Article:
For decades, attachment scholars have been investigating how parents’ adult attachment orientations relate to the ways in which they parent. Traditionally, this research has been conducted by developmental and clinical psychologists who typically employ the Adult Attachment Interview (AAI) to measure adult attachment. However, dating back to the mid-1990s, social and personality psychologists have been investigating how self-reported adult attachment styles relate to various facets of parenting. The literature on self-reported attachment and parenting has received less attention than AAI research on the same topic and, to date, there is no comprehensive review of this literature. In this article, we review more than 60 studies of the links between self-reported attachment styles and parenting, integrate the findings to reach general conclusions, discuss unresolved questions, and suggest future directions. Finally, we discuss the potential benefits to the study of parenting of collaborations among researchers from the developmental and social attachment research traditions.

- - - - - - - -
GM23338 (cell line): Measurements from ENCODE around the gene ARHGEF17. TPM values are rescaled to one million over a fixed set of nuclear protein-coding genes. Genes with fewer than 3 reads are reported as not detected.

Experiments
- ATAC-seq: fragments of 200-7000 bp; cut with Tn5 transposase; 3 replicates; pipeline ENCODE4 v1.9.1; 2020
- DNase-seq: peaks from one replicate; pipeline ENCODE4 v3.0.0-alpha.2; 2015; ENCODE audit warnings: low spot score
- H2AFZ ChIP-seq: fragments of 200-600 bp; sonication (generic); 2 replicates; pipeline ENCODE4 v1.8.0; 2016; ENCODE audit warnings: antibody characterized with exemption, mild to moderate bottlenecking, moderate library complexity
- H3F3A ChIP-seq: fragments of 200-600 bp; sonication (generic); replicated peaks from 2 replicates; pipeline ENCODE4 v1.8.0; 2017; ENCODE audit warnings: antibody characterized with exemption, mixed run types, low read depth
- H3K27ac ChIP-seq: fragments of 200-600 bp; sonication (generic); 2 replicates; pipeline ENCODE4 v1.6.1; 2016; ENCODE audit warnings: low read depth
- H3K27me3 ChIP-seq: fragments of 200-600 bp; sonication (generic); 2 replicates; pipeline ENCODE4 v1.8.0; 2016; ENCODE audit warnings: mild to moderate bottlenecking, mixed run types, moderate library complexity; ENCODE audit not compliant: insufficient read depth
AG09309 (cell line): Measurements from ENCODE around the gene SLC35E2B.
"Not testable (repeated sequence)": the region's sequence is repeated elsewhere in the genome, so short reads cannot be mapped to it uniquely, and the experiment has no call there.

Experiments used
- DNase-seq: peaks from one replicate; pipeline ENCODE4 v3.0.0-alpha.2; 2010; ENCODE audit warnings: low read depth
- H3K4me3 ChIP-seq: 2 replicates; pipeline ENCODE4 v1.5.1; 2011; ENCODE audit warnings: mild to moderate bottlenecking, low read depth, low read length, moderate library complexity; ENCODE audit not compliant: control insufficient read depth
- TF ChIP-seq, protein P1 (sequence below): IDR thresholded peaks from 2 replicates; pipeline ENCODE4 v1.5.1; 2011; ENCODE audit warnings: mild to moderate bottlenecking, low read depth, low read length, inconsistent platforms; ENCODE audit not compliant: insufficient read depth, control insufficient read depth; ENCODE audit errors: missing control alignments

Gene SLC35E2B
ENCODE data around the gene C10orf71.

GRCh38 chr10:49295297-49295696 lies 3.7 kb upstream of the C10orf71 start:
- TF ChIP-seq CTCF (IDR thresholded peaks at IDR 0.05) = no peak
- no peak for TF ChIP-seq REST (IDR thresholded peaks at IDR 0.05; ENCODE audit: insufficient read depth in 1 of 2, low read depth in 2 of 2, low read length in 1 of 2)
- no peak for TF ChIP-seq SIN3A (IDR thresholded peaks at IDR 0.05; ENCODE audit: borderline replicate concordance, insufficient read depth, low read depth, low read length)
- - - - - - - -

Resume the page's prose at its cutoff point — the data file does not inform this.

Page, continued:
Jones JD, Cassidy J, Shaver PR. Parents’ self-reported attachment styles: a review of links with parenting behaviors, emotions, and cognitions. Pers Soc Psychol Rev. 2015 Feb;19(1):44-76. doi: 10.1177/1088868314541858. Epub 2014 Jul 14. PMID: 25024278; PMCID: PMC4281491.